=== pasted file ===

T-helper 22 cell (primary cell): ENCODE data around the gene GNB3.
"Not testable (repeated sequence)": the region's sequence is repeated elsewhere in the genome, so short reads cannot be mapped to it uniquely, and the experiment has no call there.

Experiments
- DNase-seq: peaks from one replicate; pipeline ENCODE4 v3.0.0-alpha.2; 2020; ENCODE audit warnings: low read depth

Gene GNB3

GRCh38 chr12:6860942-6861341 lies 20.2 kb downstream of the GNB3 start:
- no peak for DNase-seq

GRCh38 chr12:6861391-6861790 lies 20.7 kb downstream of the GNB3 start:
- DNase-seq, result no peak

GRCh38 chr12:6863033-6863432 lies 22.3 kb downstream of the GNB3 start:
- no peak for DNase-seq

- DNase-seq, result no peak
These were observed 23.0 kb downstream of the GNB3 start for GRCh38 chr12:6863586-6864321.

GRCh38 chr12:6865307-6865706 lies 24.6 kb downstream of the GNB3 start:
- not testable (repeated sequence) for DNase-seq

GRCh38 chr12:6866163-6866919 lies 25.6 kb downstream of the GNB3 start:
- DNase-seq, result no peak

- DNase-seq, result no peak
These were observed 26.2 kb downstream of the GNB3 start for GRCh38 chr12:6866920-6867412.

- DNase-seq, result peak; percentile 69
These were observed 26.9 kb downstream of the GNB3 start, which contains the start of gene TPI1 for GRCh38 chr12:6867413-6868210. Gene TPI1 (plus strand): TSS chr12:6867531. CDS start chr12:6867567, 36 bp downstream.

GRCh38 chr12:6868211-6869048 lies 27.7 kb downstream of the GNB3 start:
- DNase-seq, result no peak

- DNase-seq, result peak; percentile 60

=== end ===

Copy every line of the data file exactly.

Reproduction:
T-helper 22 cell (primary cell): ENCODE data around the gene GNB3.
"Not testable (repeated sequence)": the region's sequence is repeated elsewhere in the genome, so short reads cannot be mapped to it uniquely, and the experiment has no call there.

Experiments
- DNase-seq: peaks from one replicate; pipeline ENCODE4 v3.0.0-alpha.2; 2020; ENCODE audit warnings: low read depth

Gene GNB3

GRCh38 chr12:6860942-6861341 lies 20.2 kb downstream of the GNB3 start:
- no peak for DNase-seq

GRCh38 chr12:6861391-6861790 lies 20.7 kb downstream of the GNB3 start:
- DNase-seq, result no peak

GRCh38 chr12:6863033-6863432 lies 22.3 kb downstream of the GNB3 start:
- no peak for DNase-seq

- DNase-seq, result no peak
These were observed 23.0 kb downstream of the GNB3 start for GRCh38 chr12:6863586-6864321.

GRCh38 chr12:6865307-6865706 lies 24.6 kb downstream of the GNB3 start:
- not testable (repeated sequence) for DNase-seq

GRCh38 chr12:6866163-6866919 lies 25.6 kb downstream of the GNB3 start:
- DNase-seq, result no peak

- DNase-seq, result no peak
These were observed 26.2 kb downstream of the GNB3 start for GRCh38 chr12:6866920-6867412.

- DNase-seq, result peak; percentile 69
These were observed 26.9 kb downstream of the GNB3 start, which contains the start of gene TPI1 for GRCh38 chr12:6867413-6868210. Gene TPI1 (plus strand): TSS chr12:6867531. CDS start chr12:6867567, 36 bp downstream.

GRCh38 chr12:6868211-6869048 lies 27.7 kb downstream of the GNB3 start:
- DNase-seq, result no peak

- DNase-seq, result peak; percentile 60